Summary: A girl heads to LA to do damage control for her fashion model cousin.
When a cutthroat tabloid journalist named “Evelyn Echo” (Katherine Randolph) gets her hands on a
videotape that could sink Stefy’s career, she finds that she must become the very LA-scene slime she so hates by getting Echo even more outrageous stories. This sets Carrie on the path of a teenaged cyber-lebrity sensation named “Jordan Rivers” (Leah McKendrick) who seems to have gone missing. While searching to get at the truth behind the story, she begins to solidify her realization that LA isn’t always a city of dreams.
The substance of iCrime starts and ends with a should-be-obvious fact that still eludes some: internet life is just too different from real life, which is why almost no one seems to ever be who they say they are online. Truly, LA is the city of angels and fallen angels, but the internet is still worse at its best. Our star is a kickative spitfire who is nearly always smoking as we first meet her while getting down and dirty with a cowboy to get a hold of a bondage sex tape in which her cousin is a star. She is always smoking for no other reason than to look cool.
Our problems begin when the story takes everything and a whole lot more and tries to build onto an already shaky structure. Carrie meets “Zeffer” (Travis Brorsen) who keeps saying his dad is a big-time producer, but he works at a supermarket. When the two finally pair up, we get so many multifaceted story elements that it becomes evident that the film almost outright refuses to take its story in any one direction.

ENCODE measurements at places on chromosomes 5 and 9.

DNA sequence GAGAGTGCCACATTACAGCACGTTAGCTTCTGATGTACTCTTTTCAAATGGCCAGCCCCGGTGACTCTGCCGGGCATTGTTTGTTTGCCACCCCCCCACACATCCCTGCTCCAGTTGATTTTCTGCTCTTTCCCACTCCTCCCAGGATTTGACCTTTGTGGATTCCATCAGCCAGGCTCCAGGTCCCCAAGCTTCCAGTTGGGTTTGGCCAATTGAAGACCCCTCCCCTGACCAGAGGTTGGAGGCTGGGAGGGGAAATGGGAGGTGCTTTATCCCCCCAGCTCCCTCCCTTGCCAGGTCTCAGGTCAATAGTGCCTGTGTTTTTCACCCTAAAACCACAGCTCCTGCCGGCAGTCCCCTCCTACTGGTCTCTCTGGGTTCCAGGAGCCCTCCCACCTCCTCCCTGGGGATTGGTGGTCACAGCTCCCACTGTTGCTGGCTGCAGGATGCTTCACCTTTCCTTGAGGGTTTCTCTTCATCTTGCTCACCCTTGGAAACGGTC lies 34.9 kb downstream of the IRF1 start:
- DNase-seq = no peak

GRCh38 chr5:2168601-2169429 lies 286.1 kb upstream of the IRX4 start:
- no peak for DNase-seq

The road from intro to conclusion is so zigzagging and long that it can only be taken as a tell-tail sign of a grievous lack of focus on the creator’s part. We have characters incorporated that play very minimal roles, with entire segments of film that take up way too much time, and the viewer feels it. The very long runtime is made worse by these mistakes.
|Judy Ho, Kelly Noonan|
What I like is that iCrime is a smart, trendy, unapologetic, and sometimes-funny film, one that never supposes its audience to be too dense to put together and appreciate its complex (and very indulgent) story. Despite the geeky texting, screen-name references, oscillating between vlog entries, clubbing, girly-girl bonding, and a general lust for vanities of LA-junkies, I’ve not seen anything like it. If it knew what it wanted to accomplish, it would have been an even better fit for a generation that chooses not to remember before Facebook or when cell phones didn’t have internet.
Grade: C+ (2 ½ stars)
Rated: No MPAA rating
Director: Bears Fonté
Starring: “Carrie Kevin” (Sara Fletcher), “Zeffer” (Travis Brorsen), “Stefy Sinclaire” (Kelly Noonan), “Jordan Rivers” (Leah McKendrick), “Raychel93” (Christie Burson), “Maya” (Judy Ho), “Aphid818” (Alex Petrovitch), “GavinofScotland” (Bradley Fletcher), “Evelyn Echo” (Katherine Randolph)